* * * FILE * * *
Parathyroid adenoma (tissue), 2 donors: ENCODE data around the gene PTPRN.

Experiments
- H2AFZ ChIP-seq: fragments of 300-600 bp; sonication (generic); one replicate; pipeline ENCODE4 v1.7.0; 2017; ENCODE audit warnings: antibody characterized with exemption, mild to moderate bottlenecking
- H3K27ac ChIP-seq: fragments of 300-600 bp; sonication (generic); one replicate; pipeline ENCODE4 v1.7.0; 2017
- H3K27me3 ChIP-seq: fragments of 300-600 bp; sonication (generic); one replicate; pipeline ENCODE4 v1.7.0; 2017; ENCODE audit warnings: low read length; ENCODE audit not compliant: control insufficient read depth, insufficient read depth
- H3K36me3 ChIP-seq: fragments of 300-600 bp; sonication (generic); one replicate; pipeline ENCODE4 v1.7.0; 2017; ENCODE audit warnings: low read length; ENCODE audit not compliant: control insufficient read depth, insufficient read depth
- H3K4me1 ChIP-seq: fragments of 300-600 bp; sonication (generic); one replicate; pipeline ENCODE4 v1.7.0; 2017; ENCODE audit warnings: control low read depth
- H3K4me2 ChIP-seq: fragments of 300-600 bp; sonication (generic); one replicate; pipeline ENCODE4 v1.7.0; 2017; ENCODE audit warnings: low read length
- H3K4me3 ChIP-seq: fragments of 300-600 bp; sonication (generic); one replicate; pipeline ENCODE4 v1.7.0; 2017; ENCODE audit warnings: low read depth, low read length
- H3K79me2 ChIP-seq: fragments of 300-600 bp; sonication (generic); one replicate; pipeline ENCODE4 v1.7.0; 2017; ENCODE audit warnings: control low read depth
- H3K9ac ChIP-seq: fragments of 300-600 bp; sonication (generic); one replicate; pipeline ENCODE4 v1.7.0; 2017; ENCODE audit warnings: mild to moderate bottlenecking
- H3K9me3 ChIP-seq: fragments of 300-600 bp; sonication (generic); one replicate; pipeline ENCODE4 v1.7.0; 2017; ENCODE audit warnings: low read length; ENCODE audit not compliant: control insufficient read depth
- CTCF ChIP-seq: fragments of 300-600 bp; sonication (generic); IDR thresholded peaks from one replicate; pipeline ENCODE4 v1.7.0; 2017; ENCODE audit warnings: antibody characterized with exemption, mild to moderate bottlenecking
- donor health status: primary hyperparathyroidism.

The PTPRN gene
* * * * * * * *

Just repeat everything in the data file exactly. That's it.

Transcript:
Parathyroid adenoma (tissue), 2 donors: ENCODE data around the gene PTPRN.

Experiments
- H2AFZ ChIP-seq: fragments of 300-600 bp; sonication (generic); one replicate; pipeline ENCODE4 v1.7.0; 2017; ENCODE audit warnings: antibody characterized with exemption, mild to moderate bottlenecking
- H3K27ac ChIP-seq: fragments of 300-600 bp; sonication (generic); one replicate; pipeline ENCODE4 v1.7.0; 2017
- H3K27me3 ChIP-seq: fragments of 300-600 bp; sonication (generic); one replicate; pipeline ENCODE4 v1.7.0; 2017; ENCODE audit warnings: low read length; ENCODE audit not compliant: control insufficient read depth, insufficient read depth
- H3K36me3 ChIP-seq: fragments of 300-600 bp; sonication (generic); one replicate; pipeline ENCODE4 v1.7.0; 2017; ENCODE audit warnings: low read length; ENCODE audit not compliant: control insufficient read depth, insufficient read depth
- H3K4me1 ChIP-seq: fragments of 300-600 bp; sonication (generic); one replicate; pipeline ENCODE4 v1.7.0; 2017; ENCODE audit warnings: control low read depth
- H3K4me2 ChIP-seq: fragments of 300-600 bp; sonication (generic); one replicate; pipeline ENCODE4 v1.7.0; 2017; ENCODE audit warnings: low read length
- H3K4me3 ChIP-seq: fragments of 300-600 bp; sonication (generic); one replicate; pipeline ENCODE4 v1.7.0; 2017; ENCODE audit warnings: low read depth, low read length
- H3K79me2 ChIP-seq: fragments of 300-600 bp; sonication (generic); one replicate; pipeline ENCODE4 v1.7.0; 2017; ENCODE audit warnings: control low read depth
- H3K9ac ChIP-seq: fragments of 300-600 bp; sonication (generic); one replicate; pipeline ENCODE4 v1.7.0; 2017; ENCODE audit warnings: mild to moderate bottlenecking
- H3K9me3 ChIP-seq: fragments of 300-600 bp; sonication (generic); one replicate; pipeline ENCODE4 v1.7.0; 2017; ENCODE audit warnings: low read length; ENCODE audit not compliant: control insufficient read depth
- CTCF ChIP-seq: fragments of 300-600 bp; sonication (generic); IDR thresholded peaks from one replicate; pipeline ENCODE4 v1.7.0; 2017; ENCODE audit warnings: antibody characterized with exemption, mild to moderate bottlenecking
- donor health status: primary hyperparathyroidism.

The PTPRN gene